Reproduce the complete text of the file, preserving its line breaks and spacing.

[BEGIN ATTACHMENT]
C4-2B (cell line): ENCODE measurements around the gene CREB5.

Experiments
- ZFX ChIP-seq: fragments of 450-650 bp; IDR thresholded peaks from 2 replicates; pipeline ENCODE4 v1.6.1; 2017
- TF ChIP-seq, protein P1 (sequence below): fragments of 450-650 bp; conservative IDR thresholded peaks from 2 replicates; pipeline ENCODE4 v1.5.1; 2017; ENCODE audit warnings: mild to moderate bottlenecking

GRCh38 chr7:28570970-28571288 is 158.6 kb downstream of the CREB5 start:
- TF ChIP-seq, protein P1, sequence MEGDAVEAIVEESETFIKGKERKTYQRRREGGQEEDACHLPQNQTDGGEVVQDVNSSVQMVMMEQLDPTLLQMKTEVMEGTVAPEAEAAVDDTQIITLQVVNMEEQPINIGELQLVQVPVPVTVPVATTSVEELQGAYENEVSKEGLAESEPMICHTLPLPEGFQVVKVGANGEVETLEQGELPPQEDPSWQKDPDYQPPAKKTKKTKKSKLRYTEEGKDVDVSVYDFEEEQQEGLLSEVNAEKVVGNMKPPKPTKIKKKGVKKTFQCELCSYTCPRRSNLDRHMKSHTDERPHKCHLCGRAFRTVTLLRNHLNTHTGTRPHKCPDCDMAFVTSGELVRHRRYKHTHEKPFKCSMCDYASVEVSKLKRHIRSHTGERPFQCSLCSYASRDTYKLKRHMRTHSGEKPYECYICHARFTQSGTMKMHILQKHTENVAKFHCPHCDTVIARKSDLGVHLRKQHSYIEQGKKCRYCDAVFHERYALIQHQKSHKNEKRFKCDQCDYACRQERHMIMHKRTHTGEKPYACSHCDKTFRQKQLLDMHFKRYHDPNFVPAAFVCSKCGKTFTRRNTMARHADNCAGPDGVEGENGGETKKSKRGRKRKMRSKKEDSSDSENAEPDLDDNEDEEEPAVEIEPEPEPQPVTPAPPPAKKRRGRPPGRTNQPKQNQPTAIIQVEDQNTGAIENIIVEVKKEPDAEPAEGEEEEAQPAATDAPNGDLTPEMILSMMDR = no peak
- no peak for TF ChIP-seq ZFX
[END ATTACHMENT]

C4-2B (cell line): ENCODE measurements around the gene CREB5.

Experiments
- ZFX ChIP-seq: fragments of 450-650 bp; IDR thresholded peaks from 2 replicates; pipeline ENCODE4 v1.6.1; 2017
- TF ChIP-seq, protein P1 (sequence below): fragments of 450-650 bp; conservative IDR thresholded peaks from 2 replicates; pipeline ENCODE4 v1.5.1; 2017; ENCODE audit warnings: mild to moderate bottlenecking

GRCh38 chr7:28570970-28571288 is 158.6 kb downstream of the CREB5 start:
- TF ChIP-seq, protein P1, sequence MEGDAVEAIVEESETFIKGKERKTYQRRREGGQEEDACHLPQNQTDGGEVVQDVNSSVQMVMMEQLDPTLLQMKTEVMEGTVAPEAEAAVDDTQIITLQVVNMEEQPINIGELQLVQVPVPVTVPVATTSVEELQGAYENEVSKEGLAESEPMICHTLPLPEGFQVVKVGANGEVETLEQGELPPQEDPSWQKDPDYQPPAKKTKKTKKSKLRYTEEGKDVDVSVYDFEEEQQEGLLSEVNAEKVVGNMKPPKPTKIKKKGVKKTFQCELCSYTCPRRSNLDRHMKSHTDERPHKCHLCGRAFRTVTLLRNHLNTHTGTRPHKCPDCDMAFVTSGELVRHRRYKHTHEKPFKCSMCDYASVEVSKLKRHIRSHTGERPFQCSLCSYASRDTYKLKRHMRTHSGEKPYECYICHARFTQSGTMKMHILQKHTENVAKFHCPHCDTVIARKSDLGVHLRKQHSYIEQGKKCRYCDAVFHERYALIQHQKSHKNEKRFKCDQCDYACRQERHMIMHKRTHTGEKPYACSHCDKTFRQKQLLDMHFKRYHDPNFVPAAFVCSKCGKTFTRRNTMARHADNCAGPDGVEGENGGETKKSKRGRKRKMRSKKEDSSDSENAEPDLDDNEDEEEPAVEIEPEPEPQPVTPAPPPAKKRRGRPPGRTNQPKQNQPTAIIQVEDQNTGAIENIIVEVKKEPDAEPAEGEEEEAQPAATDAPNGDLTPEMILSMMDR = no peak
- no peak for TF ChIP-seq ZFX